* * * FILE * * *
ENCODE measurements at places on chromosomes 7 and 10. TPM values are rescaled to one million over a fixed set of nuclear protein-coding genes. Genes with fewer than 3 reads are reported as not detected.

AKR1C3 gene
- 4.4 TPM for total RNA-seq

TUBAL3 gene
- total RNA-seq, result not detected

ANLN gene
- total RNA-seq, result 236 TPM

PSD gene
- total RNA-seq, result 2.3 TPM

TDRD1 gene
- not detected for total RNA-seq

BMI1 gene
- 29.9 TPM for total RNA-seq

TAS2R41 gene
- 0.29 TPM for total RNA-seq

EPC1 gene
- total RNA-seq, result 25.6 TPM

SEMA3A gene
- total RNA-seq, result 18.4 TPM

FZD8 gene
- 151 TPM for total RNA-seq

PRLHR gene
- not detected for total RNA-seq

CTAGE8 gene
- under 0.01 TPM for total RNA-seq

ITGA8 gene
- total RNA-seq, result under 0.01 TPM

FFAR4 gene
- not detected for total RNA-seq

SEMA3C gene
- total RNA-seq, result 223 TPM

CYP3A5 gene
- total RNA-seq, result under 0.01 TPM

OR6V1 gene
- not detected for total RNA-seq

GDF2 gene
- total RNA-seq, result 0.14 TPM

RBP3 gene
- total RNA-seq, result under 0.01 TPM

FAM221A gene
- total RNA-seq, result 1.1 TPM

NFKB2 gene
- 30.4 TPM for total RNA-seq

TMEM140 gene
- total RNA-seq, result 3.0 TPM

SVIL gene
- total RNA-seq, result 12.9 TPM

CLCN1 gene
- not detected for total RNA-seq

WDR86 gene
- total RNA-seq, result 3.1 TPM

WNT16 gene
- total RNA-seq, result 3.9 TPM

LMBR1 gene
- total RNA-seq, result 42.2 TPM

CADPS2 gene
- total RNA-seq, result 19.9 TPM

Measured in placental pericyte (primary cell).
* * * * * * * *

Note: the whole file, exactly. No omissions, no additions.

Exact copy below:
ENCODE measurements at places on chromosomes 7 and 10. TPM values are rescaled to one million over a fixed set of nuclear protein-coding genes. Genes with fewer than 3 reads are reported as not detected.

AKR1C3 gene
- 4.4 TPM for total RNA-seq

TUBAL3 gene
- total RNA-seq, result not detected

ANLN gene
- total RNA-seq, result 236 TPM

PSD gene
- total RNA-seq, result 2.3 TPM

TDRD1 gene
- not detected for total RNA-seq

BMI1 gene
- 29.9 TPM for total RNA-seq

TAS2R41 gene
- 0.29 TPM for total RNA-seq

EPC1 gene
- total RNA-seq, result 25.6 TPM

SEMA3A gene
- total RNA-seq, result 18.4 TPM

FZD8 gene
- 151 TPM for total RNA-seq

PRLHR gene
- not detected for total RNA-seq

CTAGE8 gene
- under 0.01 TPM for total RNA-seq

ITGA8 gene
- total RNA-seq, result under 0.01 TPM

FFAR4 gene
- not detected for total RNA-seq

SEMA3C gene
- total RNA-seq, result 223 TPM

CYP3A5 gene
- total RNA-seq, result under 0.01 TPM

OR6V1 gene
- not detected for total RNA-seq

GDF2 gene
- total RNA-seq, result 0.14 TPM

RBP3 gene
- total RNA-seq, result under 0.01 TPM

FAM221A gene
- total RNA-seq, result 1.1 TPM

NFKB2 gene
- 30.4 TPM for total RNA-seq

TMEM140 gene
- total RNA-seq, result 3.0 TPM

SVIL gene
- total RNA-seq, result 12.9 TPM

CLCN1 gene
- not detected for total RNA-seq

WDR86 gene
- total RNA-seq, result 3.1 TPM

WNT16 gene
- total RNA-seq, result 3.9 TPM

LMBR1 gene
- total RNA-seq, result 42.2 TPM

CADPS2 gene
- total RNA-seq, result 19.9 TPM

Measured in placental pericyte (primary cell).